Risk & Compliance

Pequot Case: ‘The Plot Grows Thicker’

An SEC official tells the Senate Judiciary Committee that the commission's probe into charges of insider trading by the hedge fund "smelled rotten."
Marie LeoneDecember 5, 2006

“The plot grows thicker,” declared Senate Judiciary Committee Chairman Arlen Specter at the conclusion of a Tuesday hearing aimed at finding out if the Securities and Exchange Commission mishandled an investigation into Pequot Capital Management and later violated the rights of a whistleblower.

“It is very, very troubling what the SEC has done,” asserted Specter, a Pennsylvania Republican, after SEC Inspector General Walter Stachnik told the Senate panel that the Department of Justice had advised him not to discuss a related matter with the Senate Judiciary Committee.

The committee is investigating the SEC’s commitment to the Pequot investigation as well as whether the regulator retaliated against a former employee who accused the SEC of quashing the investigation because a key subject of the investigation, Morgan Stanley Chief Executive Officer John Mack, had “powerful” political connections.

Last Friday, the SEC cleared Mack of all charges. However, to judge from their tenacious questioning, the Judiciary Committee is bullish on continuing their investigation in the new year. At that time, Specter and other lawmakers are expected to introduce new whistleblower protection bills.

Specter and Senate Finance Committee Chairman Charles Grassley, an Iowa Republican who is also a member of the Judiciary Committee, vigorously defended former SEC investigator Gary Aguirre as a whistleblower during the hearing. Aguirre and another SEC investigator, Eric Ribelin, testified that they were uncomfortable with the way the commission handled the Pequot investigation.

The senators used Aguirre and Ribelin’s accusations as a springboard to aggressively question current and former SEC officials about the details of the Pequot probe and the timing of Aguirre’s termination. Earlier in the hearing, Ribelin had testified that the Pequot investigation “smelled rotten.”

Specter fired questions at Aguirre’s former boss, Robert Hanson, a branch chief in the SEC’s enforcement division, about why the commission delayed questioning Mack until after the statute of limitations had expired on certain enforcement rules. By waiting, Specter noted, prosecutors were limited to the types of penalties that could be levied against Mack if he was found guilty of insider trading.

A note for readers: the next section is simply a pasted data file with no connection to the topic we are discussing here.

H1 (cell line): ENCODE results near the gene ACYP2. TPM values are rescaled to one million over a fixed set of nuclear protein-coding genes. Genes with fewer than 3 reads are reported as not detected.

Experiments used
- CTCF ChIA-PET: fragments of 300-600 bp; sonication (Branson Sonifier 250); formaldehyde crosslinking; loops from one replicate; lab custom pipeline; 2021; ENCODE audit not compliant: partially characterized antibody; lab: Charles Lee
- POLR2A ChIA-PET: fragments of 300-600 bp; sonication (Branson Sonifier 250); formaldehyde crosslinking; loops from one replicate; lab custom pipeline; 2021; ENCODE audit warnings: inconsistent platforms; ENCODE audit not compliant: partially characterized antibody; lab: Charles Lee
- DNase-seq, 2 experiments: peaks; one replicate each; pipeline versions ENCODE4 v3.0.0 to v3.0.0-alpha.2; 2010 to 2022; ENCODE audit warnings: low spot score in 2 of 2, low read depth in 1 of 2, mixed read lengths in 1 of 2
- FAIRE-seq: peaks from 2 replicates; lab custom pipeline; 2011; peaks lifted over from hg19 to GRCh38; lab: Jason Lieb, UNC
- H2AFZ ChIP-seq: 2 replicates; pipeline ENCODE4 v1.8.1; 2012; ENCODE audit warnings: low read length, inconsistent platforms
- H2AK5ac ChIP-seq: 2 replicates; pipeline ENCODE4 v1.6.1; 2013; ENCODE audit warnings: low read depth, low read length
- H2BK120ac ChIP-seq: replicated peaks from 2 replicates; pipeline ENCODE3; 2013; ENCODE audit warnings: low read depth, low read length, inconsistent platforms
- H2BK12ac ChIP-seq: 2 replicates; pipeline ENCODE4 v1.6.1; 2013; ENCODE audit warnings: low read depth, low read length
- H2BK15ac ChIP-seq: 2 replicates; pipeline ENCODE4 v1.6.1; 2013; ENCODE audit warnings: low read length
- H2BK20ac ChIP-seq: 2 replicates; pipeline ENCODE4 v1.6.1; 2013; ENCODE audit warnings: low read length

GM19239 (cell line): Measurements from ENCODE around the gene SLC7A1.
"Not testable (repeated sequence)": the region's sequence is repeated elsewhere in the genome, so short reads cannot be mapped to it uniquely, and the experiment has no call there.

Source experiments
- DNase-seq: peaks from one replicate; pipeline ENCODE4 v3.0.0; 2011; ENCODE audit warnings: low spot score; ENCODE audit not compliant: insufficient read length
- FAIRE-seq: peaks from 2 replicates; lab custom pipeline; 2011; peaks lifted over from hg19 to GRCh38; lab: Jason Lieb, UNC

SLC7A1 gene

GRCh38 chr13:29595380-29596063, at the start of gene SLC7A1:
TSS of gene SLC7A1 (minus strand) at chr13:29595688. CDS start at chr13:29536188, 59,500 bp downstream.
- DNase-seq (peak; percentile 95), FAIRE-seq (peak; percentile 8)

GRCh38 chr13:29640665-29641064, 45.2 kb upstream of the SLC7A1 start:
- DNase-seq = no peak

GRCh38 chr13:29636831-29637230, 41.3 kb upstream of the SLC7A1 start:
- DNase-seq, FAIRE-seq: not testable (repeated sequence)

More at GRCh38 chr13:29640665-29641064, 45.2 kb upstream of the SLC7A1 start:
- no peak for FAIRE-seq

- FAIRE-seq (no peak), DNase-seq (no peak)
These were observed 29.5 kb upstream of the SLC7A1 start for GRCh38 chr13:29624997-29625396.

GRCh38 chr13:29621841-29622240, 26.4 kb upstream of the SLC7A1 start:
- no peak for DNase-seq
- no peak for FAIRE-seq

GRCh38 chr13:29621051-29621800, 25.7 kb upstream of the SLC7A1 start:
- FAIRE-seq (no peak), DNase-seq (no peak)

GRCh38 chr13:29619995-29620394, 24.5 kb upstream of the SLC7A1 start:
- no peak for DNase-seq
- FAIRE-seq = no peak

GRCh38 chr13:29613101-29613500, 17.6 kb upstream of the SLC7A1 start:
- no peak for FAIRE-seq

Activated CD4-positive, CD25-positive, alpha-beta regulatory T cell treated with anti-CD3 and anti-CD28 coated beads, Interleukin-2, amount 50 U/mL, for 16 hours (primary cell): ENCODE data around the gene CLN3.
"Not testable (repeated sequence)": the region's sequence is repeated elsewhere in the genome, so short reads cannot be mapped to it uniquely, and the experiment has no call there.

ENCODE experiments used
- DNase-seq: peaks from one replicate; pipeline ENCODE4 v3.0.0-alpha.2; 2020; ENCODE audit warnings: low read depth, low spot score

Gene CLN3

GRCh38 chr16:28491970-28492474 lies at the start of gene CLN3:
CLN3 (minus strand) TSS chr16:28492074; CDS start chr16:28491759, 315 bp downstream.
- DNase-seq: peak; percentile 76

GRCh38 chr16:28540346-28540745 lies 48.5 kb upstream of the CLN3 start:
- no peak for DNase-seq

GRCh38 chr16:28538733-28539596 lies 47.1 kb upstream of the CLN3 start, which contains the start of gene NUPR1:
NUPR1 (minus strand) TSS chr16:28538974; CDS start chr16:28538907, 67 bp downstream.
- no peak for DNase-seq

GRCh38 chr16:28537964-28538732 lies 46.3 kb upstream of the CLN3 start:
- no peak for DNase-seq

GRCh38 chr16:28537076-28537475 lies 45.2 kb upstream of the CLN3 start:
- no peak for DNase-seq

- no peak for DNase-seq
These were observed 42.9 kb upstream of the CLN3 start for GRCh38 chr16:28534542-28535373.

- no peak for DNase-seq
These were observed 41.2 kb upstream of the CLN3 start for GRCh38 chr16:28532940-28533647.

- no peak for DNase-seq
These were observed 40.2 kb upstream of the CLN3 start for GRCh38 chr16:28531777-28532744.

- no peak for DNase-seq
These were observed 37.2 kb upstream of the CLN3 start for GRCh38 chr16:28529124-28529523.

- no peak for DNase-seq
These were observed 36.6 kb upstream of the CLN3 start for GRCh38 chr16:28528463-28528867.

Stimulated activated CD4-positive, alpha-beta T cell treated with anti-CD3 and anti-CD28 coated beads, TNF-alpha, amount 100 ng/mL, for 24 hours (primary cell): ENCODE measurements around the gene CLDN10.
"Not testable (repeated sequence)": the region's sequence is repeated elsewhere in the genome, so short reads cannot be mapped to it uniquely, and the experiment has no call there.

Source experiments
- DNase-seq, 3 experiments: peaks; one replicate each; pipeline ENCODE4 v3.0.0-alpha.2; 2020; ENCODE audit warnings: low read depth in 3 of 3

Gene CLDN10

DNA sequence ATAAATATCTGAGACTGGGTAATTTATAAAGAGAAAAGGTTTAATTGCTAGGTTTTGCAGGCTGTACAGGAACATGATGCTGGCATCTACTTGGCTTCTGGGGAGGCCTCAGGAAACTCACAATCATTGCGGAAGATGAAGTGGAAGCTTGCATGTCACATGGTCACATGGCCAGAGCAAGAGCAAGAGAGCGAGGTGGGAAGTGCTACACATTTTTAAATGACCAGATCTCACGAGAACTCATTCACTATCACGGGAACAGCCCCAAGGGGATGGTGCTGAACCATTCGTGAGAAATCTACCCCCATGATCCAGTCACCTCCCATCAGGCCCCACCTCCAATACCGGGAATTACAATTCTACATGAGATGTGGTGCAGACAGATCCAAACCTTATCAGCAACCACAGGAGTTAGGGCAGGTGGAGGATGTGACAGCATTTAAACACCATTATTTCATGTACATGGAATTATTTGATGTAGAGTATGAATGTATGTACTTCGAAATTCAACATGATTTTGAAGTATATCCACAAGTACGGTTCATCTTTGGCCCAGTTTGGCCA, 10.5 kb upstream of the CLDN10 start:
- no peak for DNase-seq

Hanson contended that the SEC did not question Mack earlier than it did because the case presented by Aguirre against the investment-banking executive was not strong. Aguirre had alleged that Mack illegally passed along inside information to help Pequot benefit from an as-yet-undisclosed merger.

But Specter offered another theory about why Mack was questioned late. The senator read an E-mail message to the committee in which Hanson wrote that Mack had “juice,” or what Specter characterized in his closing remarks as political sway. For his part, Hanson replied that he simply wanted the SEC to have “all of its ducks in a row,” before it asked Mack to testify.

Specter also asked Hanson and other SEC officials why a supplemental performance evaluation was added to Aguirre’s personnel file—without Aguirre’s knowledge—after the whistleblower accused the SEC of going easy on Mack. The supplemental evaluation gave Aguirre an unfavorable performance rating two months after he received a favorable rating on his regular evaluation.

The supplemental evaluation was used to build a case for Aguirre’s termination. When asked what about Aguirre’s performance changed to warrant an unfavorable rating, Mark Kreitman, assistant director of the SEC Division of Enforcement, told the committee that “perhaps, erroneously, we were generous to [Aguirre],” on the original evaluation.

Last to testify was Stachnik. Earlier in the year, Aguirre’s whistleblower accusations were referred to the Inspector General’s Office for vetting. Stachnik’s office reported that Aguirre had failed to substantiate his charges, and the office closed the case. At the hearing, lawmakers pointed out that the IG never interviewed Aguirre before dismissing his case.

The IG has since reopened the case, now that Congress is interested in conducting its own investigation into the SEC’s Pequot probe. What’s more, the IG now wants the Judiciary Committee to turn over its records related to Aguirre, especially correspondence between the whistleblower and the committee, noted Grassley. Congress is wary of turning over the documents, mainly because they believe the SEC may try to intimidate Aguirre, added Grassley. What’s more, Grassley stressed, if the IG was doing its job investigating the Aguirre case, then it should already have most of the documents.

Aguirre testified that he turned over the same documents to the SEC that he had given to Congress, so the IG should have everything except the correspondence with the committee.

Nevertheless, the Department of Justice is acting as the IG’s legal counsel, and may go to court to force the Senate to turn over its records on Aguirre. At the hearing Grassley asked if Stachnik would be satisfied with the Pequot documents, minus the correspondence between Aguirre and the committee. But Stanchnik said that he was advised by the DOJ not to comment on the subject.

Apparently frustrated by Stanchnik’s refusal to answer, Grassley blurted out, “You may be playing footsies with an agency that wants to curb congressional inquiries.” Grassley added that, like Specter, he would support legislation that expressly banned federal agencies from intimidating whistleblowers, “so people can come to us about waste, fraud, and abuse without getting slapped with a subpoena.”

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